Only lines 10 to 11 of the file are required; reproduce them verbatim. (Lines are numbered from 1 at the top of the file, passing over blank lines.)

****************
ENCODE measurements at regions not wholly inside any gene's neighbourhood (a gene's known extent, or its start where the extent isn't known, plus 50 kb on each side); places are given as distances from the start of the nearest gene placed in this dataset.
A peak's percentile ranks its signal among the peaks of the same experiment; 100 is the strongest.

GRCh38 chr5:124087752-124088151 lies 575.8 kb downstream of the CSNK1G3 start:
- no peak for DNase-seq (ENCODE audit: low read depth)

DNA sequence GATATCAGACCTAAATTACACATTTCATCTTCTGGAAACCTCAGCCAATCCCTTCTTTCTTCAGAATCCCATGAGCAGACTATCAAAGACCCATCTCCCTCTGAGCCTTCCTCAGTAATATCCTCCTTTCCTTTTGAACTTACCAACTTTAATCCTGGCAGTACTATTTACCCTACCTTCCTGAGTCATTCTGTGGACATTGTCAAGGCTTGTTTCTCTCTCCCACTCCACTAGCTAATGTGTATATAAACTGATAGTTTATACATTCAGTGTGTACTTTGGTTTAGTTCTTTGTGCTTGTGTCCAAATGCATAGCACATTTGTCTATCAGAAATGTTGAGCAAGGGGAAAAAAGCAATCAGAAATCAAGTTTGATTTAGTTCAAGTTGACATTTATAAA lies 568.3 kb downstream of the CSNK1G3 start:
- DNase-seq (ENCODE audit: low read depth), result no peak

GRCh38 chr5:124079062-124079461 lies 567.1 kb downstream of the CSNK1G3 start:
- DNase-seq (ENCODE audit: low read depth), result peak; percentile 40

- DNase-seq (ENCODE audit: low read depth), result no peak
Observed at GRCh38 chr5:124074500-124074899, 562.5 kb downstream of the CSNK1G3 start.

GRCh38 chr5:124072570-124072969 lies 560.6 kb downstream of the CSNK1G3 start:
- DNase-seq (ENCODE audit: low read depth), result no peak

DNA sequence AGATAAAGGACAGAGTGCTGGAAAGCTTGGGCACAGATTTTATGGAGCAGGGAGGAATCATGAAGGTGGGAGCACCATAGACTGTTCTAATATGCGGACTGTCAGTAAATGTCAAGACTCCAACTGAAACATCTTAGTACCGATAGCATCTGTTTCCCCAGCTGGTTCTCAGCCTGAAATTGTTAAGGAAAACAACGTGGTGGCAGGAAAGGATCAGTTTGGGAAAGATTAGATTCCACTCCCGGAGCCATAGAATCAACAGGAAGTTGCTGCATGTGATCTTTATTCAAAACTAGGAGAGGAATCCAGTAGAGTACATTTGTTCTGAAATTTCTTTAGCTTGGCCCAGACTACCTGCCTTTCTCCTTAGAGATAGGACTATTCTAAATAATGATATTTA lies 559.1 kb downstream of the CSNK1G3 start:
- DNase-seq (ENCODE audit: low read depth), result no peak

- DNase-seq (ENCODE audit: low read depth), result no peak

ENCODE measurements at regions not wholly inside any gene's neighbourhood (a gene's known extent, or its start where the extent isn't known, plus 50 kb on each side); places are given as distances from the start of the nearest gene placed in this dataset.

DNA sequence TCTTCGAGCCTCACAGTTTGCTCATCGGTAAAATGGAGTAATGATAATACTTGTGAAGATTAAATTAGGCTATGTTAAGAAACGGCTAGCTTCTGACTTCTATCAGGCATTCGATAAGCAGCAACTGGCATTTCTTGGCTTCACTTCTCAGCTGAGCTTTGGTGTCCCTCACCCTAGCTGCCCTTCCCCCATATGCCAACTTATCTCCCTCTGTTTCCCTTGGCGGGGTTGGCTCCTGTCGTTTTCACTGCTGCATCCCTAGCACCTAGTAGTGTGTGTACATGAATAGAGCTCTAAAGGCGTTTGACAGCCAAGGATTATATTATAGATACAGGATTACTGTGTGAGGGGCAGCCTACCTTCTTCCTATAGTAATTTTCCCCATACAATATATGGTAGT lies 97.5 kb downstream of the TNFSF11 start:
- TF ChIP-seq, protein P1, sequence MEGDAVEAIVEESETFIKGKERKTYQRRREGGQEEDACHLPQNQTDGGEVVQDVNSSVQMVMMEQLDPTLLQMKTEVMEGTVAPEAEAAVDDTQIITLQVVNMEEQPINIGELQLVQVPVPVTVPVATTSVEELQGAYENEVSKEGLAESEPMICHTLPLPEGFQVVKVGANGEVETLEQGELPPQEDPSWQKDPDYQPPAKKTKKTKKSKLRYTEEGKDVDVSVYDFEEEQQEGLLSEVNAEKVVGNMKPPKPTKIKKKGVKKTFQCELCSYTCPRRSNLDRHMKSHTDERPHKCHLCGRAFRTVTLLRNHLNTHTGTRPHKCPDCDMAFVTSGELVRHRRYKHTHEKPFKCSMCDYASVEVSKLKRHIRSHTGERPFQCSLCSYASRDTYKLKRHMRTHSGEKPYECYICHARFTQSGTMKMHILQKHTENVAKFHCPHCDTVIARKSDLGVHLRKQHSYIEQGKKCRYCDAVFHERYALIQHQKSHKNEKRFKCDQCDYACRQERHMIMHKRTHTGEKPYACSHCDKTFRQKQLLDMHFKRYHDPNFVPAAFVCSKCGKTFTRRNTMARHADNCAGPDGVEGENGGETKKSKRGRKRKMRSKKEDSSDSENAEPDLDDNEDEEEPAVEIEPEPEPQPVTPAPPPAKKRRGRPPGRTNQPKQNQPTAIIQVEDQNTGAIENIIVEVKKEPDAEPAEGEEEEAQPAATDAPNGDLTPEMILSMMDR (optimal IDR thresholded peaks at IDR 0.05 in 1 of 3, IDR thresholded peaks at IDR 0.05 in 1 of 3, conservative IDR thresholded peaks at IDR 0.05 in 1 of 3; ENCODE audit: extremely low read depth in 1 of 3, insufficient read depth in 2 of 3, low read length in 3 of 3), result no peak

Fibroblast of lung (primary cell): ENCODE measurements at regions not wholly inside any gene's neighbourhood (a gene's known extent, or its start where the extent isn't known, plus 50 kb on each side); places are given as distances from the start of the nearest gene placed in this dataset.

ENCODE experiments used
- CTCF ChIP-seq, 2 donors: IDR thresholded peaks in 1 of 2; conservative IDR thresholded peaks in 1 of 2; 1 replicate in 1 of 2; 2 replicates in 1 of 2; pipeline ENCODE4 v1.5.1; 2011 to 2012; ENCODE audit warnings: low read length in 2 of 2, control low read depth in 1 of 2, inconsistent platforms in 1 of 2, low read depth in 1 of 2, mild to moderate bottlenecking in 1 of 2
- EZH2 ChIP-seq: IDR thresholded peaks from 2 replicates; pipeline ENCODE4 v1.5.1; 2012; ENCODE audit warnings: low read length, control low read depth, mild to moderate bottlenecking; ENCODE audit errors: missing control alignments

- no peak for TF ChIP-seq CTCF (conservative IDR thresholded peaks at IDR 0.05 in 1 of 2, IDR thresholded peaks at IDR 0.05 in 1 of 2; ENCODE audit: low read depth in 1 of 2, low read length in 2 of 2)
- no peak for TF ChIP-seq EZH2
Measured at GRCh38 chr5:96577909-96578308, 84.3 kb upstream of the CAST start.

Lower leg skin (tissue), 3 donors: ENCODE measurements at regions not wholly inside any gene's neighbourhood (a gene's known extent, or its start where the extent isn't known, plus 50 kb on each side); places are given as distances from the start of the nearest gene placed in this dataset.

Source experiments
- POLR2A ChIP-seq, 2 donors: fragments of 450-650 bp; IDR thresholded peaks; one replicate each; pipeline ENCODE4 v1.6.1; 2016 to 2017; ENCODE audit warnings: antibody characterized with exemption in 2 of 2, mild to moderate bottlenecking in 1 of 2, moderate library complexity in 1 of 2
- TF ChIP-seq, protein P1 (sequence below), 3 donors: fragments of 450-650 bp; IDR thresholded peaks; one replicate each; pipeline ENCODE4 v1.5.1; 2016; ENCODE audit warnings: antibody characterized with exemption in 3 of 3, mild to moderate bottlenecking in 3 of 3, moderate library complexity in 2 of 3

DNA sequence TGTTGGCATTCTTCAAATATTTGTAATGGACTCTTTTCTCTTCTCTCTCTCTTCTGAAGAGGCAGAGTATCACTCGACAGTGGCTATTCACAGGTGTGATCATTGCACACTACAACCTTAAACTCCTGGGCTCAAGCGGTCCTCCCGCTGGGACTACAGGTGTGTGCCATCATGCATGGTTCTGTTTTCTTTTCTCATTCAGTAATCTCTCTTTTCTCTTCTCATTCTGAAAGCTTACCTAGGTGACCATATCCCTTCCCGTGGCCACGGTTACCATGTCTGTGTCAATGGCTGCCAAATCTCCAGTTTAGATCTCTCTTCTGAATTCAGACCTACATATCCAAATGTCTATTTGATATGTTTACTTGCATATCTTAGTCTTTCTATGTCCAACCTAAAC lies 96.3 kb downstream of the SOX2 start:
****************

Observed at GRCh38 chr5:124074500-124074899, 562.5 kb downstream of the CSNK1G3 start.

GRCh38 chr5:124072570-124072969 lies 560.6 kb downstream of the CSNK1G3 start: